Reducing production costs has to be the future direction for all sheep producers as there’s a limit to increasing lamb market value.
Mark and Jane Melly, of Vernham Dean, Andover, Hampshire currently farm 850 acres. Their’s is a traditional mixed rotation, organic system with 450 ewes and a 85 cow suckler herd.
Mark’s strategy features finishing all his lambs off forage without any form of purchased concentrate, and introducing the Hampshire Down ram as a terminal sire has been one tool in his box which is already helping him to keep down costs and maintain a profitable April lambing flock within the rotational mix.
He uses the Hampshire Down ram over a portion of his Mule and Romney cross ewes and finds the lambs quickly finish to 40kg target liveweight off grass from 10 weeks, whilst 60% of the Hampshire Down crosses will have gone within 20 weeks compared with just 35% of those sired by a Continental ram.
He explains: “We have very few if any Hampshire Down crosses left by the end of November. In comparison the Continental crosses, amounting to approximately 25% of the entire lamb crop, finish on stubble turnips by the end of February.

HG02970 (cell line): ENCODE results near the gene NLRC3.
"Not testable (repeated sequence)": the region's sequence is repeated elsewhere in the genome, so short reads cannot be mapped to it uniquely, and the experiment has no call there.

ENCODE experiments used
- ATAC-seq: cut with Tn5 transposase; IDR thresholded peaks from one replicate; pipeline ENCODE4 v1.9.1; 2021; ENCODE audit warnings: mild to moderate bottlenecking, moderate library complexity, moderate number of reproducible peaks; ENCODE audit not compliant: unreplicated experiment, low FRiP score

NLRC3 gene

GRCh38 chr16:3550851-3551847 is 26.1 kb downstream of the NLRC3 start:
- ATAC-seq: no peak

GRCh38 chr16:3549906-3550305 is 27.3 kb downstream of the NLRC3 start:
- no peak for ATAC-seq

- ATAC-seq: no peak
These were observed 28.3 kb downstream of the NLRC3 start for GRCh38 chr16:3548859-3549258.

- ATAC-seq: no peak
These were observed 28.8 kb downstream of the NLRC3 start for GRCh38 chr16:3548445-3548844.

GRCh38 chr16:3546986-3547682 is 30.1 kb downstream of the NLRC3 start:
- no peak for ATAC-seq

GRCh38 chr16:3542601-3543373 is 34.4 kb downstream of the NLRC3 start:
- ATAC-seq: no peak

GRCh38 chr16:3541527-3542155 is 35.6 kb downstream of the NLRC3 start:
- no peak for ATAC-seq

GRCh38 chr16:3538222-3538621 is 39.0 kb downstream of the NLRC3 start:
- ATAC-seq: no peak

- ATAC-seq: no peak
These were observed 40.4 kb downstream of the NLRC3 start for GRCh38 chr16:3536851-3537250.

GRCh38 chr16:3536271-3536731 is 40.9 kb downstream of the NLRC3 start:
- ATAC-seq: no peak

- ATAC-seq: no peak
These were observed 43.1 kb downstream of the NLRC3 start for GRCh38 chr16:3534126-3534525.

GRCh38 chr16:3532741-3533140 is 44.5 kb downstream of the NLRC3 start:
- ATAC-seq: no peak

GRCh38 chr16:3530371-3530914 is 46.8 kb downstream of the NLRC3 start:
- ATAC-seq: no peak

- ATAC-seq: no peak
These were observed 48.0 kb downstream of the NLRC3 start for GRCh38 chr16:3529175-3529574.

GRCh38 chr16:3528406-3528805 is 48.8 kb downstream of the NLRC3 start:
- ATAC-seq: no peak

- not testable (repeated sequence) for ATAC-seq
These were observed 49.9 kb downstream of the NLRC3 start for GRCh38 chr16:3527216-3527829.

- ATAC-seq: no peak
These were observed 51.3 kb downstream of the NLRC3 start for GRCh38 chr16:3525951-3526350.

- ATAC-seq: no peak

“Earlier finishing means the opportunity for a higher seasonal market price, more forage for the rest of the flock and reducing the number of gathers, as well as risk.”
Mark worked with Hampshire Down rams over three decades ago. After a break, he returned to the breed 15 years ago, to find it had much improved; the rams leave lambs with considerably reduced back fat, whilst they continue to retain the Hampshire Down’s native characteristics – they’re vigorous and weatherproof with great tight skins which is essential farming at almost 800 ft in adverse weather conditions. They have small pointed heads and lamb with minimal intervention, and finally, they continue to demonstrate fast growth rates off milk and grass which for Mark is the name of the game.